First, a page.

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Bankruptcy reform: a vaccine for the economy?

By Andrew Hack, Solicitor, and Stephen Mullette, Principal, of Matthews Folbigg Lawyers, in our Insolvency, Restructuring and Debt Recovery Group.

Countries around the world have commenced their vaccine programs, with Australia’s vaccine is expected to commence imminently once the TGA completes its approval process. As to the economic impacts of COVID-19, the Australian Government has been testing its own form of vaccine through legislative changes to corporate insolvency and bankruptcy laws.

In March 2020, the Australian Government enacted a number of changes to corporate insolvency and bankruptcy laws, seeking to address the economic impact of the coronavirus. The significant changes to bankruptcy laws included:

  1. An increase in the cap on issuing bankruptcy notices from $5,000 to $20,000; and
  2. An increase in the period for compliance with a bankruptcy notice from 21 days to 6 months.

Both of these changes were made by providing definitions determined through Regulations, which means that they are able to be adjusted from time to time by the Executive. Previously those amounts were hard-coded in the Bankruptcy Act and could only be changed through Parliament.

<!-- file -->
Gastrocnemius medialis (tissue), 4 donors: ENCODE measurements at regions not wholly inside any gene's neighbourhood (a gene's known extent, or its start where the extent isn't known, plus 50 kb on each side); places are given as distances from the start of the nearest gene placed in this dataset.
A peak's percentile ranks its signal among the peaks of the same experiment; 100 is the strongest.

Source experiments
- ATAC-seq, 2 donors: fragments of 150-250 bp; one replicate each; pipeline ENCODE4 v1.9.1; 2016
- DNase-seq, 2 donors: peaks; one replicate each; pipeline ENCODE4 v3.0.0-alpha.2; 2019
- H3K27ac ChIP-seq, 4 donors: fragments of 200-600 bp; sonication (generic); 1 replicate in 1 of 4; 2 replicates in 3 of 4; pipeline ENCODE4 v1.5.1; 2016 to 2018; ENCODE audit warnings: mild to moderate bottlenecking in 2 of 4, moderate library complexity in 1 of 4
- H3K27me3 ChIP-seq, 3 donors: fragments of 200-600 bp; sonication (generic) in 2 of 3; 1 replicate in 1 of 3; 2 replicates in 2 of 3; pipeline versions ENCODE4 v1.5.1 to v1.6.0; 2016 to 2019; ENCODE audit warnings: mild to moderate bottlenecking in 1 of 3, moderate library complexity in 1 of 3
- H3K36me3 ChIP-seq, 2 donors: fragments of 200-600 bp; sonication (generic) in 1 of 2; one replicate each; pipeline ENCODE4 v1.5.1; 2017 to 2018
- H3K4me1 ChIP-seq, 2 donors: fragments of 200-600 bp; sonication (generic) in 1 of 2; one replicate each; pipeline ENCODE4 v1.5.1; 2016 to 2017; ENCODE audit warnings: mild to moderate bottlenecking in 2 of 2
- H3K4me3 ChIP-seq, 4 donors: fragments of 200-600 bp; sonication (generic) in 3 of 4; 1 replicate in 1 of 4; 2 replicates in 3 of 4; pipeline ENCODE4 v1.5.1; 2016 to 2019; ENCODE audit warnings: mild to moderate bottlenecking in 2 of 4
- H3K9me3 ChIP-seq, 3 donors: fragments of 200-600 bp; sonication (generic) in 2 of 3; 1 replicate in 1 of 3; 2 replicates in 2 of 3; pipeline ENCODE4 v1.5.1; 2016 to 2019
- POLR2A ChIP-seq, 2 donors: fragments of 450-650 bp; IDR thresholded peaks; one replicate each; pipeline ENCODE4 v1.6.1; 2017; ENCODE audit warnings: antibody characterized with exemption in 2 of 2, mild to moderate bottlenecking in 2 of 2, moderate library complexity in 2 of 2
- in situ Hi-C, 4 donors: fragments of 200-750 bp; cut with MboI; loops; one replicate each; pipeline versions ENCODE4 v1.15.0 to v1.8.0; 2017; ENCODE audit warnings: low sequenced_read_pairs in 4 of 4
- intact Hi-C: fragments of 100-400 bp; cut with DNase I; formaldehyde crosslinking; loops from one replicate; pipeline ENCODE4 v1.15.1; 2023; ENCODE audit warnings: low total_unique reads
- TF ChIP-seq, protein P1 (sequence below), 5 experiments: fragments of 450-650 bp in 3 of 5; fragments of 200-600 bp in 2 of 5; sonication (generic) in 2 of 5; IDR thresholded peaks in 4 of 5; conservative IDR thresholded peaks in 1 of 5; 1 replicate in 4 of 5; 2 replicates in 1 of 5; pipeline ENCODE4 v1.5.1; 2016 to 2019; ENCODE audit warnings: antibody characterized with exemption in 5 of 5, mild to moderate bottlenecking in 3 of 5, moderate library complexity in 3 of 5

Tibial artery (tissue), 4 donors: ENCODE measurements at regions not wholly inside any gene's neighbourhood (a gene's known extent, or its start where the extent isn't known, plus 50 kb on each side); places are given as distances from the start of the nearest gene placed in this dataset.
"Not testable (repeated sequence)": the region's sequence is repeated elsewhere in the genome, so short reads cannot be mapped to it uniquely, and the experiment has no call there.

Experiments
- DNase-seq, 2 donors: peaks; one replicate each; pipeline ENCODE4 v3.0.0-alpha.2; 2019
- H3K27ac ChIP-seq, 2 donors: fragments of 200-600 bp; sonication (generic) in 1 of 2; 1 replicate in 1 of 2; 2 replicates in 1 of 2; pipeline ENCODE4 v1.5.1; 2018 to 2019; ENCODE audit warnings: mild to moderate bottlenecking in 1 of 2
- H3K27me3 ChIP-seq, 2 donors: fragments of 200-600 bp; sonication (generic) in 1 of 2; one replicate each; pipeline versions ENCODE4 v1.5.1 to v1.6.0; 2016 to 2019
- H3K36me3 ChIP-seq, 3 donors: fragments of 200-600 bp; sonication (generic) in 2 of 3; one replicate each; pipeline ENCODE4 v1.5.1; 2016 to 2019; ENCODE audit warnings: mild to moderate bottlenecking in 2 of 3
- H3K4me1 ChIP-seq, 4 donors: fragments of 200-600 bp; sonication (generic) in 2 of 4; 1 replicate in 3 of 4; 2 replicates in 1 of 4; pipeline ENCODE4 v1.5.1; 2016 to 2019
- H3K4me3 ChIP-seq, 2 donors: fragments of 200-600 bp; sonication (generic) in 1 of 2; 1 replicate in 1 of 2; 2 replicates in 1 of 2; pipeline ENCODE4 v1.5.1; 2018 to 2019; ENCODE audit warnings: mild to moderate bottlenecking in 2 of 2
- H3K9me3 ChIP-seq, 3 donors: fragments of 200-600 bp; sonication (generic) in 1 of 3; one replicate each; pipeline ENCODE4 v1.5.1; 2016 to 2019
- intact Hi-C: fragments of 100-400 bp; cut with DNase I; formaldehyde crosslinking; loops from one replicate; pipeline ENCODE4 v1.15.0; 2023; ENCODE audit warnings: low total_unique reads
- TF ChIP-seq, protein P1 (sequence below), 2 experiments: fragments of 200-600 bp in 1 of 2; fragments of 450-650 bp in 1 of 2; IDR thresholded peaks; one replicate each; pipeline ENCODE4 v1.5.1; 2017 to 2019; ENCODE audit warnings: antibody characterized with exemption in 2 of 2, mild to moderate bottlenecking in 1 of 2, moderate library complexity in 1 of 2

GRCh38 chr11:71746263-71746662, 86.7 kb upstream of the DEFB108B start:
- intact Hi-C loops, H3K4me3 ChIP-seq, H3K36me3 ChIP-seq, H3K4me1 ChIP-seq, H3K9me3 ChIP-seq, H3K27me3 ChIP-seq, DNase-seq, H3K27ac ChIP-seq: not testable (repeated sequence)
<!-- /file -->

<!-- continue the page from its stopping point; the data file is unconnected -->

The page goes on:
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Debt Restructuring Part 3 – Restructuring plans

This is the third part in a blog series discussing the new debt restructuring regime, which commences on 1 January 2021. This blog discusses the the process of putting forward a restructuring plan to creditors.

The regime will be implemented through substantial amendments to the Corporations Act 2001 (Cth) (“the Act”) and the Corporations Regulations 2001 (Cth) (“the Regulations“). Relevant links are:

How a restructuring plan is to be proposed is guided by the Regulations (Division 3, Subdivision B). The process is again somewhat similar to a voluntary administration, but instead it avoids the need to call creditors meetings. A regime for the restructuring practitioner to resolve disputes about creditors’ debts is tied into the process. A brief overview of the process follows.

  1. The company has 20 business days (the ‘proposal period’) to prepare and execute a restructuring plan with an accompanying restructuring proposal statement.
  2. Continue reading…

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Debt Restructuring Part 2 – affects on a company under restructuring

This is the second part in a blog series discussing the new debt restructuring regime, which commences on 1 January 2021. This blog discusses the effects on a company entering debt restructuring, and its creditors.

The regime will be implemented through substantial amendments to the Corporations Act 2001 (Cth) (“the Act”) and the Corporations Regulations 2001 (Cth). Relevant links are:

Conduct of the company’s business

Section 453L of the Act will prohibit the directors from entering the company into any transactions dealing with the company’s property, unless one of the following applies:

  1. The transaction was in the ordinary course of business;